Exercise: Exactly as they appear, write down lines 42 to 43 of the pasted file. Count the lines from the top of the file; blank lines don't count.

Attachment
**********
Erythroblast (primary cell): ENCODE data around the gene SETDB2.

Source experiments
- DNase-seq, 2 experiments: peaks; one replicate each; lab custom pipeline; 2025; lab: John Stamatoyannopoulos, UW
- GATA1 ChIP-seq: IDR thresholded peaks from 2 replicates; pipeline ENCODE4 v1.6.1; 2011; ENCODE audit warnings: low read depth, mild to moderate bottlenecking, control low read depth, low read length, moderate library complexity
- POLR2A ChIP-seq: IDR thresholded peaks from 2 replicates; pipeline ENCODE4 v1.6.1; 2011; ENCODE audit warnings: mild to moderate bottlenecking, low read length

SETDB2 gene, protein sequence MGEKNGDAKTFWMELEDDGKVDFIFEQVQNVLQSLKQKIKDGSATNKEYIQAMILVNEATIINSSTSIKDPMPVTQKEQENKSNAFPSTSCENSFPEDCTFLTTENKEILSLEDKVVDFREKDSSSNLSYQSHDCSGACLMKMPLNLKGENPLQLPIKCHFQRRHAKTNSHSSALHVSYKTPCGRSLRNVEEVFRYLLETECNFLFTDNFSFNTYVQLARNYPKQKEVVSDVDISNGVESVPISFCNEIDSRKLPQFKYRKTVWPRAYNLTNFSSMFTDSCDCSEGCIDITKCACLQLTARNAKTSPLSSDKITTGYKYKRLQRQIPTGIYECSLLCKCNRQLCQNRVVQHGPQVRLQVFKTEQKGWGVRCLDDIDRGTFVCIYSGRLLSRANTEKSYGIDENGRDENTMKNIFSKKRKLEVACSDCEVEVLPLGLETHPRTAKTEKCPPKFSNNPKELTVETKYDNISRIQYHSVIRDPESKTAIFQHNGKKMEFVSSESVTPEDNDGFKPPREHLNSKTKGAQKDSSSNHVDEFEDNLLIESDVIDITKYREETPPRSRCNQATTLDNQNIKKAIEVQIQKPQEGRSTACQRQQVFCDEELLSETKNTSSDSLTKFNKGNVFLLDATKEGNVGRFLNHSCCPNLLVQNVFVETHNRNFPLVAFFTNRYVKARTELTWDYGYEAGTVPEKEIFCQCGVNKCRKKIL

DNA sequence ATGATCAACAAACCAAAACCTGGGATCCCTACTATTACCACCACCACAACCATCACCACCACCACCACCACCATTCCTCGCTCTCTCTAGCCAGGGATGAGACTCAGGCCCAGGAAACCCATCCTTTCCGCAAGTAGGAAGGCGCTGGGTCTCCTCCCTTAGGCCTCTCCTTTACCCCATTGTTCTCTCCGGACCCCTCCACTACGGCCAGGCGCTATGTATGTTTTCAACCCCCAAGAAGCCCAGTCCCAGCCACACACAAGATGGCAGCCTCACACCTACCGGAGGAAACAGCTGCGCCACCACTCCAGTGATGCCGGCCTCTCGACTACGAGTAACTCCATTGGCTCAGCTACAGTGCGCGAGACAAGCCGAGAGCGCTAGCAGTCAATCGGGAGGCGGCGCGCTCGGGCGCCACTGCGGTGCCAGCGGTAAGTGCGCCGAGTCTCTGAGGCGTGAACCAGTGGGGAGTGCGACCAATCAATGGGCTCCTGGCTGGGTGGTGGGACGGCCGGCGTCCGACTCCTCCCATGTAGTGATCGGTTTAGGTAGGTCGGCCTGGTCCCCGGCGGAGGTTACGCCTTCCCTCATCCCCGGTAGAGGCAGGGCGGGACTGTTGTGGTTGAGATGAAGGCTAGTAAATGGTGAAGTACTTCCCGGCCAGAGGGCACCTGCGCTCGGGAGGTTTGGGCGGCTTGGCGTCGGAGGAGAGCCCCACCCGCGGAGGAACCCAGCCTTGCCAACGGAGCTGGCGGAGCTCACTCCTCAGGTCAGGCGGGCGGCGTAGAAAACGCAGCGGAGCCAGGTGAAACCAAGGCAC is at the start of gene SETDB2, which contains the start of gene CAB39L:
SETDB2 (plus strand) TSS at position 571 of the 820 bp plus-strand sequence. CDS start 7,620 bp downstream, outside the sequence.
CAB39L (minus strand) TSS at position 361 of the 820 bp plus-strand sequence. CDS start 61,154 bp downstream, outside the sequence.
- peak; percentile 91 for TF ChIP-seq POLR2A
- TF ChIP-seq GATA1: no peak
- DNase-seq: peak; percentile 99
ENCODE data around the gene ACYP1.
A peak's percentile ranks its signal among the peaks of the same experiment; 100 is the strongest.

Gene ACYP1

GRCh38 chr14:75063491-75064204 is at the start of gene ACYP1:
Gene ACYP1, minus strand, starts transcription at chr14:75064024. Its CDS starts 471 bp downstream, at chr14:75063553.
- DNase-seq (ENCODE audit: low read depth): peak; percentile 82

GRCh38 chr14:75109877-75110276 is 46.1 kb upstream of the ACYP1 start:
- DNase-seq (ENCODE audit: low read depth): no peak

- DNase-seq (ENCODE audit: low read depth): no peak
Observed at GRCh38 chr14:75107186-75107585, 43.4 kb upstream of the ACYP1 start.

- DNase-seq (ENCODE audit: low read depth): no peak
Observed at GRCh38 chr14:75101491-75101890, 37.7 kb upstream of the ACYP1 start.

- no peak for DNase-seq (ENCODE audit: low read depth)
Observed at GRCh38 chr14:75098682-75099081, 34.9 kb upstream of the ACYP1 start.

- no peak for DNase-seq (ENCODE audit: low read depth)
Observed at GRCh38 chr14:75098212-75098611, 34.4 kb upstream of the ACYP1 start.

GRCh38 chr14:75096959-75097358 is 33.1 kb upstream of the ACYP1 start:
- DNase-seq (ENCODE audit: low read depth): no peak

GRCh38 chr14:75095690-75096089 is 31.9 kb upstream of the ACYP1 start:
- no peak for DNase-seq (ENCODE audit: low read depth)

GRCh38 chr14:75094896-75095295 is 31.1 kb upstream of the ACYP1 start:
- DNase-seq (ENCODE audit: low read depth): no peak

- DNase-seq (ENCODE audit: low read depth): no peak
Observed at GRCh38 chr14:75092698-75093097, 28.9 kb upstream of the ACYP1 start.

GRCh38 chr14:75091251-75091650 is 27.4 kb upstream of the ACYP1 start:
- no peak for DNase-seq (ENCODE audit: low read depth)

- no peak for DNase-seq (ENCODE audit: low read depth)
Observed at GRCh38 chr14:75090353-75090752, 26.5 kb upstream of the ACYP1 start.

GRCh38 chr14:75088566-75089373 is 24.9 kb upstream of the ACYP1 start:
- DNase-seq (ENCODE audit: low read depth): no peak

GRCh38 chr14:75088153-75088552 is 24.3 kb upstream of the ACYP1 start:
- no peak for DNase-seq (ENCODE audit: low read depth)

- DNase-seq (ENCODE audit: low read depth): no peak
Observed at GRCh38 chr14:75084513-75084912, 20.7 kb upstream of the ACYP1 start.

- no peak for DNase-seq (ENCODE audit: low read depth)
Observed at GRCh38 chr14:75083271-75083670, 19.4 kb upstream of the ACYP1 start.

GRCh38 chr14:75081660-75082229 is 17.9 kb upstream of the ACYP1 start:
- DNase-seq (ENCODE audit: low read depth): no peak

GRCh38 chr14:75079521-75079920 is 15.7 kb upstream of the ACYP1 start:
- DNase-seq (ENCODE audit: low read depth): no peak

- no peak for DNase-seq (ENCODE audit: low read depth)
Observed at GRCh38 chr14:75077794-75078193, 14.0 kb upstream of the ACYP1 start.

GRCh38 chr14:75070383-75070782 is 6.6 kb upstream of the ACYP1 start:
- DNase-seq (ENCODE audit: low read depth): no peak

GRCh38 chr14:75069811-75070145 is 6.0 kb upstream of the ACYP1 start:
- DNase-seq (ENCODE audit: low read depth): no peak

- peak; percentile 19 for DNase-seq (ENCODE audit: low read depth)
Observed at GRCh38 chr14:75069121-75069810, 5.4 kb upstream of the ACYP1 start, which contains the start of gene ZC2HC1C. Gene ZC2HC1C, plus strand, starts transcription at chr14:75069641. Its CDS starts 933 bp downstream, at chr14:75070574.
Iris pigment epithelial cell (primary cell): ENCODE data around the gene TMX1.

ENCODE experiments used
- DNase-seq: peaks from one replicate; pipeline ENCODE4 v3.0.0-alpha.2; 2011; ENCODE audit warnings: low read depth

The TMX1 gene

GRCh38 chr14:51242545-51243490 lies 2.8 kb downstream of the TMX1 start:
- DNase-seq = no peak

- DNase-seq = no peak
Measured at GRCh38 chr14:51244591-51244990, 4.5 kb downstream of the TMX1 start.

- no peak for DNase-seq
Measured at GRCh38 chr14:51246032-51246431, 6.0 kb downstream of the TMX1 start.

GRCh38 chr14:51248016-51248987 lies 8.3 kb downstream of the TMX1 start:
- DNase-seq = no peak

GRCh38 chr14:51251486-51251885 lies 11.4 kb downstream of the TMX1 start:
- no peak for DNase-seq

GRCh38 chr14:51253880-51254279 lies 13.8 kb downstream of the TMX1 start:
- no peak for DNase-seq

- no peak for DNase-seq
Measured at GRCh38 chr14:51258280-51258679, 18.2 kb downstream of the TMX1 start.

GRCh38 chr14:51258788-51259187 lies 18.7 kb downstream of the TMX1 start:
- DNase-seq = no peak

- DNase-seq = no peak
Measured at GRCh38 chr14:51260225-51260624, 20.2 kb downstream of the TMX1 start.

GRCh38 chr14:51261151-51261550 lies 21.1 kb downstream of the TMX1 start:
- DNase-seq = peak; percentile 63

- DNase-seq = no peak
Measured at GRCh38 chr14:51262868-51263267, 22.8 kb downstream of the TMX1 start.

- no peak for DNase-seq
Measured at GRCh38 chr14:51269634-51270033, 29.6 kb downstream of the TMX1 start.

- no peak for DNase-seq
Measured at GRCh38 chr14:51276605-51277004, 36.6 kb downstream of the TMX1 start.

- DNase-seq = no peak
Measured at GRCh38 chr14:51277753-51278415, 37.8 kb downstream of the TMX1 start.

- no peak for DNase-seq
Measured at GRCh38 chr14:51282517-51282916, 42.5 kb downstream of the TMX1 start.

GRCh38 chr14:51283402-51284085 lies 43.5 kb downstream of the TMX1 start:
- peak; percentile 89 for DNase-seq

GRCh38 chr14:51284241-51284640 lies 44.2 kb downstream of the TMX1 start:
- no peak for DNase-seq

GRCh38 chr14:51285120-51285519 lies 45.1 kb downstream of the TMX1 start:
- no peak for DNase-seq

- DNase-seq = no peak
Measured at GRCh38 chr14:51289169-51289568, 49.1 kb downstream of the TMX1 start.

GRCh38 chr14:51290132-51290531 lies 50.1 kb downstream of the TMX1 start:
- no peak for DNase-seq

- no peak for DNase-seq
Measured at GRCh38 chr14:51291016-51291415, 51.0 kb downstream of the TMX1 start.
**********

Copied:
- DNase-seq (ENCODE audit: low read depth): no peak

GRCh38 chr14:75088153-75088552 is 24.3 kb upstream of the ACYP1 start: